The nickname of Yemen in Arabic language is “Happy Yemen” I tried to understand why and I got to know that the national sport in this euphoric country is chewing Qat, Gat, Chatt, or Khat. Khat which is a green, flowering plant that grows in eastern Africa and the Gulf and is commonly chewed, for amphetamine-like effects
Qat contains the alkaloid called cathinone, an amphetamine-like stimulant which is said to cause excitement, loss of appetite and euphoria.
The best Gat as the Yemenis call it is home grown but the trees that produce the most sought-after leaves are in a war zone so huge quantities are imported from Ethiopia and it costs the country millions of US Dollars and it is negatively affecting the economy. The tradition of Qat chewing in Yemen goes back at least 500 years.
Chatt is masticated a bit like chewing tobacco...which apparently gives buzz. Yemenis are absolutely addicted to it, three quarters of Yemeni adults chew Qat leaves each afternoon, for a period lasting at least five hours. Most Yemenis that I have met chew Gat and get a rush from it. People spend about one-quarter to one-third of their cash income on Qat. Prices for an afternoon's worth of the stimulant leaves can run anywhere between $2 and $100 depending on quality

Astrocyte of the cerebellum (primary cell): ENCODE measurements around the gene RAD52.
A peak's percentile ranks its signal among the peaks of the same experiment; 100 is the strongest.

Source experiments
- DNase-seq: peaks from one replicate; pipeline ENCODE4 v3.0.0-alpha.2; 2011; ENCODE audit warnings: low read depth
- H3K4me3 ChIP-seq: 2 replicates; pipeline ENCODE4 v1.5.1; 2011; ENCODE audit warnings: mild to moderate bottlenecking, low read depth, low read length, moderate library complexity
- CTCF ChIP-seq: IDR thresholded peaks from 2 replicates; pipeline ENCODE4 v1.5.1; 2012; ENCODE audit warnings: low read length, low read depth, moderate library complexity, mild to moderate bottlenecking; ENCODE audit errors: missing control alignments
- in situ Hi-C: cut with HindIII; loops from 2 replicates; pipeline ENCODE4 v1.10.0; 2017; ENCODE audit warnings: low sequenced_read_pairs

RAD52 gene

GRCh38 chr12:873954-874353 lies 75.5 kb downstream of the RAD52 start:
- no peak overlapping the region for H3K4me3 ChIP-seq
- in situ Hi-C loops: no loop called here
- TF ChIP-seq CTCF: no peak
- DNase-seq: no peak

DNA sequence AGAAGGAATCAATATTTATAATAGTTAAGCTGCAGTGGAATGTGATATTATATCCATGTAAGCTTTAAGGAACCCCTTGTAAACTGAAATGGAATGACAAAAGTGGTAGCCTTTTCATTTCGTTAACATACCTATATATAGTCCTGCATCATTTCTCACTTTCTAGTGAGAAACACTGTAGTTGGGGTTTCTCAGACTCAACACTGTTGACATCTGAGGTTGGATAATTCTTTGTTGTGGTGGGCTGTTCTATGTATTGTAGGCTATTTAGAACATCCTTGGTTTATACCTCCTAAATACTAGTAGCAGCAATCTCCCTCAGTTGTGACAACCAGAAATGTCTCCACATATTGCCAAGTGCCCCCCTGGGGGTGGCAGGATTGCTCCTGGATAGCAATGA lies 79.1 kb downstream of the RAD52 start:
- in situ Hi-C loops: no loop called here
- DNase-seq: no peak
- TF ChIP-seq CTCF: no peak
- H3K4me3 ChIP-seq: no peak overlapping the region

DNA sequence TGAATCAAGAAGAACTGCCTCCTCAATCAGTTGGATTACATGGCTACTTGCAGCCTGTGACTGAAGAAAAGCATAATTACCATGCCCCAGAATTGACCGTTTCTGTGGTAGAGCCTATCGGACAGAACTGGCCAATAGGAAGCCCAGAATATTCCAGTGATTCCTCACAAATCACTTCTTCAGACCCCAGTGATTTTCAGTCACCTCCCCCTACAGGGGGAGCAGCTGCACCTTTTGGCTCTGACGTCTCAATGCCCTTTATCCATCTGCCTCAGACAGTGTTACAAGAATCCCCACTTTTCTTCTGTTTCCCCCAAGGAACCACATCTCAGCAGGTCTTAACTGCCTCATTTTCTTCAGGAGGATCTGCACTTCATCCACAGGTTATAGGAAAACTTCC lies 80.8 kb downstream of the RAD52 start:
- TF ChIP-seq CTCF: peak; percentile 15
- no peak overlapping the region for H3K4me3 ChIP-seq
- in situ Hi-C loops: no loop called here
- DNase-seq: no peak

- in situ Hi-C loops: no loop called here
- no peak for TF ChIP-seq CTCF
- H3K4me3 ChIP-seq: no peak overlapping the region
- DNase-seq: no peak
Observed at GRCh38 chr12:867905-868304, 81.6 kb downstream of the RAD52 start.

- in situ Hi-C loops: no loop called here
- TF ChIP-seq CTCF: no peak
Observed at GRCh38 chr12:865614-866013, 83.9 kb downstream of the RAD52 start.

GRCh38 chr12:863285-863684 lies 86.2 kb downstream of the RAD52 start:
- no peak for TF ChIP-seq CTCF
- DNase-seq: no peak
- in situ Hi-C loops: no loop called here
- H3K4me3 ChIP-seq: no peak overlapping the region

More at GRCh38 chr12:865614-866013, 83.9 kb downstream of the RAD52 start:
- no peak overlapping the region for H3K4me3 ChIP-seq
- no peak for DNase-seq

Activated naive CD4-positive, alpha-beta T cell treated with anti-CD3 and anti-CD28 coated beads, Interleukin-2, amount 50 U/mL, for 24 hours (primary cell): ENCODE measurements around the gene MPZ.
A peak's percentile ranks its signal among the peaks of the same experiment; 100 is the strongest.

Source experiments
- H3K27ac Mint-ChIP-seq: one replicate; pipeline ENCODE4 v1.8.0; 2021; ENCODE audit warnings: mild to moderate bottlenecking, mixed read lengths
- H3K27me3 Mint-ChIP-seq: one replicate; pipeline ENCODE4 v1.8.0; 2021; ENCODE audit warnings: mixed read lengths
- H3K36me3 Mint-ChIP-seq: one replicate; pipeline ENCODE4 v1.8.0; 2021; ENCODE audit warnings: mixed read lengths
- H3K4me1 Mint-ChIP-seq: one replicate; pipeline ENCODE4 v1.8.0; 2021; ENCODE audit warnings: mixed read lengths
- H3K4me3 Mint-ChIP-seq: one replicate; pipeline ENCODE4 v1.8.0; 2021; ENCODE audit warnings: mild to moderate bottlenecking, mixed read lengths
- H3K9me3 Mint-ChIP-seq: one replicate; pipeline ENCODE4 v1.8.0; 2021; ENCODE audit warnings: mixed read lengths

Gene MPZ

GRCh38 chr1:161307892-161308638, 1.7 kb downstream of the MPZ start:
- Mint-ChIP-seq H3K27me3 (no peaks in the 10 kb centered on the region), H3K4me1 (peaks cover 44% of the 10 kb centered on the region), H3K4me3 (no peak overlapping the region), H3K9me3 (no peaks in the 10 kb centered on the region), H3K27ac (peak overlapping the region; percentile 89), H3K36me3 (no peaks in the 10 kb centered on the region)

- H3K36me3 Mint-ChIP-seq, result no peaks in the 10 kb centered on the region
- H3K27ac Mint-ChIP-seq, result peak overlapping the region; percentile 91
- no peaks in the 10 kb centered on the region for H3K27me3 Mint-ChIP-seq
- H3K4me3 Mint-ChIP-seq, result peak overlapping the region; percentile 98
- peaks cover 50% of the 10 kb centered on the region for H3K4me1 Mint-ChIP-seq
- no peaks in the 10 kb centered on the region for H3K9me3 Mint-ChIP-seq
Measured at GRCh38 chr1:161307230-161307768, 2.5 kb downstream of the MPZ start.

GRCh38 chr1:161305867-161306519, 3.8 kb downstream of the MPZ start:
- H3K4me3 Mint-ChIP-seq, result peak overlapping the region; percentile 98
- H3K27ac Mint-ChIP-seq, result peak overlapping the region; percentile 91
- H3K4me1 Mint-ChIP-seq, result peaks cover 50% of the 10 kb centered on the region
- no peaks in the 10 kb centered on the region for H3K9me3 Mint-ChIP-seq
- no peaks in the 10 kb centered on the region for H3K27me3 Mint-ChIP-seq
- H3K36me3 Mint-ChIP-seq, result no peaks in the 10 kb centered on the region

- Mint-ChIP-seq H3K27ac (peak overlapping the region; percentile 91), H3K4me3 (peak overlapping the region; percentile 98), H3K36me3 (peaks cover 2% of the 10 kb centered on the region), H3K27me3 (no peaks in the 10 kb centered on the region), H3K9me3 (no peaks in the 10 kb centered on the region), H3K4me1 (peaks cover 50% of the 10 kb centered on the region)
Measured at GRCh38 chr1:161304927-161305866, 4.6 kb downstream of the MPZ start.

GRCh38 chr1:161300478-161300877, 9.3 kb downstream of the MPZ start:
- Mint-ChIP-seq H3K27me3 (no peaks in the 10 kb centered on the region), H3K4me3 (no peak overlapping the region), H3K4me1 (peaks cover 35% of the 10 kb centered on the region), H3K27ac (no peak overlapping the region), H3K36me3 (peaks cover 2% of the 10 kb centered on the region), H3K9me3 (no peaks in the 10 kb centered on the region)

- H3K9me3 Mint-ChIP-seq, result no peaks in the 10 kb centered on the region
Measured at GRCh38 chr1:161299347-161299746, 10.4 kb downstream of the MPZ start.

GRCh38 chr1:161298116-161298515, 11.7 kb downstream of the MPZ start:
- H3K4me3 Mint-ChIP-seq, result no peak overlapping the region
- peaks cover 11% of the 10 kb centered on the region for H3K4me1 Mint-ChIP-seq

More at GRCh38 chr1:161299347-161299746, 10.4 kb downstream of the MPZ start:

Chewing of Qat is a purely social event, for Yemenis the mild narcotic Qat is as much a part of life as an after-dinner drink in the West. Talking to the country manager of Yemen in my previous company he said that one of the Sales Supervisors is antisocial when I questioned why it turned out that he does not chew Qat. So beware if you are in Yemen and you decide not to chew you will be labelled as a social outcast!
Both men and women chew Qat; the chewing start after lunch, the main meal of the day. Qat chewing mostly occurs in private homes, with all in attendance bringing their own Qat. On the other hand there are some Qat-chewing venues. When it is time to chew symptoms of life freezes in Yemen!
A recent study by Fethi Sakkaf, a Yemeni academic, estimated that 20 million working hours are lost every day in Yemen through staff leaving early to indulge in the ritual afternoon of chewing.